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Int J Ayurveda Res. 2010 Apr-Jun; 1(2): 133.
PMCID: PMC2924980

Global challenges of graduate level Ayurvedic education


The study by Patwardhan et al,[1] is one among many of the revealing studies carried out from time to time by researchers who are concerned about the plight of Ayurveda and are genuinely thinking about possible methods to make improvements in its system appraisal.

Why does a person trained institutionally in the Ayurvedic system of medicine not appear as confi dent about his future as his modern counterpart may seem to be?[1] The reasons could be many but they all essentially lead to a poor education system adopted for imparting training in Ayurveda in India. It is important to understand that to instruct students in Ayurveda so as to make them confi dent, we need to have a battery of good mentors. The administrative system of Ayurveda therefore needs to address the issue of fi nding and retaining people with essential skills that can augment the capacities of a student.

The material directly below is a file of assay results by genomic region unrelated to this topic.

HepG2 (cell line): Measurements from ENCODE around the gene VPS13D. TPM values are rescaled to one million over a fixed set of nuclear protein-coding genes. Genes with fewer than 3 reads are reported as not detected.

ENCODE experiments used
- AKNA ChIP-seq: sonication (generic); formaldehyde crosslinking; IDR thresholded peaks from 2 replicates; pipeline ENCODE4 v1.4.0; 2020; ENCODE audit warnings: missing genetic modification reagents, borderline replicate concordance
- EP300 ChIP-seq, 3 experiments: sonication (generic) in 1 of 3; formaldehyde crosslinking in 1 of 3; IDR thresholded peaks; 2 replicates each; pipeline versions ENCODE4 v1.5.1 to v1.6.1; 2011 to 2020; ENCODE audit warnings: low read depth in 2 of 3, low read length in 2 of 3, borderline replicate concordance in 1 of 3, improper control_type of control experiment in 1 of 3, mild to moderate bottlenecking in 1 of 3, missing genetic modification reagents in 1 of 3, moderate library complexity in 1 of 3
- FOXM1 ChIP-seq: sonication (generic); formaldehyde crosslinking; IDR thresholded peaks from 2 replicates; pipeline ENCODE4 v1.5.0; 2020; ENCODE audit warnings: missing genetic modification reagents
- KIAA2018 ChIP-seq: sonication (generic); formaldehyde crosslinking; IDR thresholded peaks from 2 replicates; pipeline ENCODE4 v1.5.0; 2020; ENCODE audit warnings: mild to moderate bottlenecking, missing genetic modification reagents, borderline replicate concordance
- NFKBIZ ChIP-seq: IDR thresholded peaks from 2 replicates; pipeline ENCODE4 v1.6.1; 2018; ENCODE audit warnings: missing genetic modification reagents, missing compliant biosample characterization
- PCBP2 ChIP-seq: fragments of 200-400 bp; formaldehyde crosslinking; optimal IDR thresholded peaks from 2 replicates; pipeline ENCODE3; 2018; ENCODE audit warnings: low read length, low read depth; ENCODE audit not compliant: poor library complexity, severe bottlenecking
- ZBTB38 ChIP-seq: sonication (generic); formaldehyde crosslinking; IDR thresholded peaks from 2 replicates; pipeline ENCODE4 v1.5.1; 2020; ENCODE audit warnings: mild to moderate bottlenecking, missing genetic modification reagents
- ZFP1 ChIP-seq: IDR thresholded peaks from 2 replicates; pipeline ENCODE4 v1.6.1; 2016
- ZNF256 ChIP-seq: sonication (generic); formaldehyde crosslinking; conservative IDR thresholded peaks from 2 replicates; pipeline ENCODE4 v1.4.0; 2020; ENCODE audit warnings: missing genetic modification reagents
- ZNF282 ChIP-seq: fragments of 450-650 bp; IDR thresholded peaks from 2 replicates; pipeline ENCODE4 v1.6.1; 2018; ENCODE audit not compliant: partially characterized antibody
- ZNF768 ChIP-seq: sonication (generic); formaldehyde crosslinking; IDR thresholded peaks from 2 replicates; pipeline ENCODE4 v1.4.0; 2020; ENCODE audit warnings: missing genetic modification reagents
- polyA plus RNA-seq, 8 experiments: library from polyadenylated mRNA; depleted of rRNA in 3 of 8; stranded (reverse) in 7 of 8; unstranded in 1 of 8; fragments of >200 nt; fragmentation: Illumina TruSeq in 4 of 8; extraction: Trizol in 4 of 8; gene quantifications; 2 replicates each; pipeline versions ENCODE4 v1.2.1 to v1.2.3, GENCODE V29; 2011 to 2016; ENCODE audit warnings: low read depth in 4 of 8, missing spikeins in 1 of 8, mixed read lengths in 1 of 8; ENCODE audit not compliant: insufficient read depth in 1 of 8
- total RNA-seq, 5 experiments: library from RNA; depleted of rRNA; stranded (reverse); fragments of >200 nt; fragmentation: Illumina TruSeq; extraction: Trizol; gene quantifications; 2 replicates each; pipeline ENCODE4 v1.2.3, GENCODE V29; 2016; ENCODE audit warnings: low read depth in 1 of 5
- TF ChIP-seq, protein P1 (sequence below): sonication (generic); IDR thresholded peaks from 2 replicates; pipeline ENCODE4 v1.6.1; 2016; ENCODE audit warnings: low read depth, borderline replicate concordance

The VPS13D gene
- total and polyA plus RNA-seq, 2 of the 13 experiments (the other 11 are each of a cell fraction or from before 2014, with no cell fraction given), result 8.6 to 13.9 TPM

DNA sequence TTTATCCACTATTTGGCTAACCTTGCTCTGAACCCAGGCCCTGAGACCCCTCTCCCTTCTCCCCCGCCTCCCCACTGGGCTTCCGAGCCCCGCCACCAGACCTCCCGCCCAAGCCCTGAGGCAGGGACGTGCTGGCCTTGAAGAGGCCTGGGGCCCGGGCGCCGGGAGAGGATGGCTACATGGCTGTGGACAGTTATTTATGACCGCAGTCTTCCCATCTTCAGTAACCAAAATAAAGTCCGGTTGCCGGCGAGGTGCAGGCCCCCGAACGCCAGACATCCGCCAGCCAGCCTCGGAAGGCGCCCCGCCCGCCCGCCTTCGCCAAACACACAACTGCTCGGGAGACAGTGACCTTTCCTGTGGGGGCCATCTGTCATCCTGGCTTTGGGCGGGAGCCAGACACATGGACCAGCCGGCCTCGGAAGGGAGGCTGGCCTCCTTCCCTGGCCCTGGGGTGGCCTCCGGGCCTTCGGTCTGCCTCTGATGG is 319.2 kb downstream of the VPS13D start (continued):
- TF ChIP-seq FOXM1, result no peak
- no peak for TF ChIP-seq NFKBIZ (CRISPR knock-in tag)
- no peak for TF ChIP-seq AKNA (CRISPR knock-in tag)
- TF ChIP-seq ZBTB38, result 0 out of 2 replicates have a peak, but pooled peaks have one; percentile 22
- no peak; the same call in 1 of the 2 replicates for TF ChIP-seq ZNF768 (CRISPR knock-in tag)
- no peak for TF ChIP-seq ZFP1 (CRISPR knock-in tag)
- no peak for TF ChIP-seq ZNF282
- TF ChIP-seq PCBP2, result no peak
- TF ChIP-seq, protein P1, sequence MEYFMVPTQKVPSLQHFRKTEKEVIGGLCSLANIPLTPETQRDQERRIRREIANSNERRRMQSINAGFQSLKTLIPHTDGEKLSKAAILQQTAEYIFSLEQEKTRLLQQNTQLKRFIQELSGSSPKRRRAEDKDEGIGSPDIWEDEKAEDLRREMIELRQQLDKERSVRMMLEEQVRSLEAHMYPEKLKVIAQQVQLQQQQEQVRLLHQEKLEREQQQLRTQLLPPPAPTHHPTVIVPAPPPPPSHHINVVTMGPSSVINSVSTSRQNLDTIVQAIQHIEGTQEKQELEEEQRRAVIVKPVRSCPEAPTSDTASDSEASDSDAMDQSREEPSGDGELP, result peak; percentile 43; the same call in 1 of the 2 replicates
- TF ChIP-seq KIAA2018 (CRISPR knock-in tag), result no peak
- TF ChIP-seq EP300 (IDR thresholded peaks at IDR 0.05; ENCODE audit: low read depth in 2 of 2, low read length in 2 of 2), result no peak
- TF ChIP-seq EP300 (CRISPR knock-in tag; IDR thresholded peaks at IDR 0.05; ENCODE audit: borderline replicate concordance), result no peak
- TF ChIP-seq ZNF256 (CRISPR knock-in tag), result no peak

Without doubt, we need to understand that to improve our education system, we need to empower our teachers with skills and abilities to explore the subject so that they can comfortably engage in the betterment of Ayurveda.[2,3]


1. Patwardhan K, Gehlot S, Singh G, Rathore H. Global challenges of graduate level Ayurvedic education: A survey. Int J Ayurveda Res. 2010;1:49–54. [PMC free article] [PubMed]
2. Rastogi S, Rastogi R, Singh RH. What are we losing by ignoring Ayurveda? N Appr Med Hlth. 2006;14:26–9.
3. Rastogi S. Building bridges between Ayurveda and modern science. Int J Ayurveda Res. 2010;1:41–6. [PMC free article] [PubMed]

Articles from International Journal of Ayurveda Research are provided here courtesy of Wolters Kluwer -- Medknow Publications